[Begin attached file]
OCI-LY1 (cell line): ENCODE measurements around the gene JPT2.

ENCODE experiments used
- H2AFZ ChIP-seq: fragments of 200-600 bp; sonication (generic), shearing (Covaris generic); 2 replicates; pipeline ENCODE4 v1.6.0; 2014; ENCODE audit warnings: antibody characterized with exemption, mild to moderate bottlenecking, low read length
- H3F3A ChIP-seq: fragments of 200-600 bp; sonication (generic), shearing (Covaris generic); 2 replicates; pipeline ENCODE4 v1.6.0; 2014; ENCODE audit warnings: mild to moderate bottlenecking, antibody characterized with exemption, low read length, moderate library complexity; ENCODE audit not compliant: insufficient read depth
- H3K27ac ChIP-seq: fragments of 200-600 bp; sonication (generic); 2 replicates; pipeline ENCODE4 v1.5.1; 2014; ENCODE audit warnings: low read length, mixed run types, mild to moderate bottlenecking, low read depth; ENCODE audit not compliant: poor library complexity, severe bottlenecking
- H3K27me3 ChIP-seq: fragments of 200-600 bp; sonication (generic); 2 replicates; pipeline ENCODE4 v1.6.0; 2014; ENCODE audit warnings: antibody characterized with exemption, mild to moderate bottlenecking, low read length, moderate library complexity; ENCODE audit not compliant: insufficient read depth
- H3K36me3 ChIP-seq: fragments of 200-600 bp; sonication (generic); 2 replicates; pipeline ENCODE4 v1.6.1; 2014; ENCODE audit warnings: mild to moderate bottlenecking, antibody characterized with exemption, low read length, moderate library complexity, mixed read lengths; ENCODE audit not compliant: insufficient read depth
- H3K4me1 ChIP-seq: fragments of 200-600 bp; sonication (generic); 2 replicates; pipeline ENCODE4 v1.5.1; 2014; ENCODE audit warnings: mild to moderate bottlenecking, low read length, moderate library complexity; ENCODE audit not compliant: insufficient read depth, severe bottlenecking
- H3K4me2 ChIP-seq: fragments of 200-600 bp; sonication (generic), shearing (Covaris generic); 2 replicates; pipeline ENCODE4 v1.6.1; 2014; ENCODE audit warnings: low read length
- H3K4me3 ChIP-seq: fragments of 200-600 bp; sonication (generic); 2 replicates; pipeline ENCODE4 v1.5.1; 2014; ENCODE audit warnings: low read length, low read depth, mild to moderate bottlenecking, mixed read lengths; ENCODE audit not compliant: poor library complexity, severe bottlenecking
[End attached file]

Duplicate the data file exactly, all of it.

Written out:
OCI-LY1 (cell line): ENCODE measurements around the gene JPT2.

ENCODE experiments used
- H2AFZ ChIP-seq: fragments of 200-600 bp; sonication (generic), shearing (Covaris generic); 2 replicates; pipeline ENCODE4 v1.6.0; 2014; ENCODE audit warnings: antibody characterized with exemption, mild to moderate bottlenecking, low read length
- H3F3A ChIP-seq: fragments of 200-600 bp; sonication (generic), shearing (Covaris generic); 2 replicates; pipeline ENCODE4 v1.6.0; 2014; ENCODE audit warnings: mild to moderate bottlenecking, antibody characterized with exemption, low read length, moderate library complexity; ENCODE audit not compliant: insufficient read depth
- H3K27ac ChIP-seq: fragments of 200-600 bp; sonication (generic); 2 replicates; pipeline ENCODE4 v1.5.1; 2014; ENCODE audit warnings: low read length, mixed run types, mild to moderate bottlenecking, low read depth; ENCODE audit not compliant: poor library complexity, severe bottlenecking
- H3K27me3 ChIP-seq: fragments of 200-600 bp; sonication (generic); 2 replicates; pipeline ENCODE4 v1.6.0; 2014; ENCODE audit warnings: antibody characterized with exemption, mild to moderate bottlenecking, low read length, moderate library complexity; ENCODE audit not compliant: insufficient read depth
- H3K36me3 ChIP-seq: fragments of 200-600 bp; sonication (generic); 2 replicates; pipeline ENCODE4 v1.6.1; 2014; ENCODE audit warnings: mild to moderate bottlenecking, antibody characterized with exemption, low read length, moderate library complexity, mixed read lengths; ENCODE audit not compliant: insufficient read depth
- H3K4me1 ChIP-seq: fragments of 200-600 bp; sonication (generic); 2 replicates; pipeline ENCODE4 v1.5.1; 2014; ENCODE audit warnings: mild to moderate bottlenecking, low read length, moderate library complexity; ENCODE audit not compliant: insufficient read depth, severe bottlenecking
- H3K4me2 ChIP-seq: fragments of 200-600 bp; sonication (generic), shearing (Covaris generic); 2 replicates; pipeline ENCODE4 v1.6.1; 2014; ENCODE audit warnings: low read length
- H3K4me3 ChIP-seq: fragments of 200-600 bp; sonication (generic); 2 replicates; pipeline ENCODE4 v1.5.1; 2014; ENCODE audit warnings: low read length, low read depth, mild to moderate bottlenecking, mixed read lengths; ENCODE audit not compliant: poor library complexity, severe bottlenecking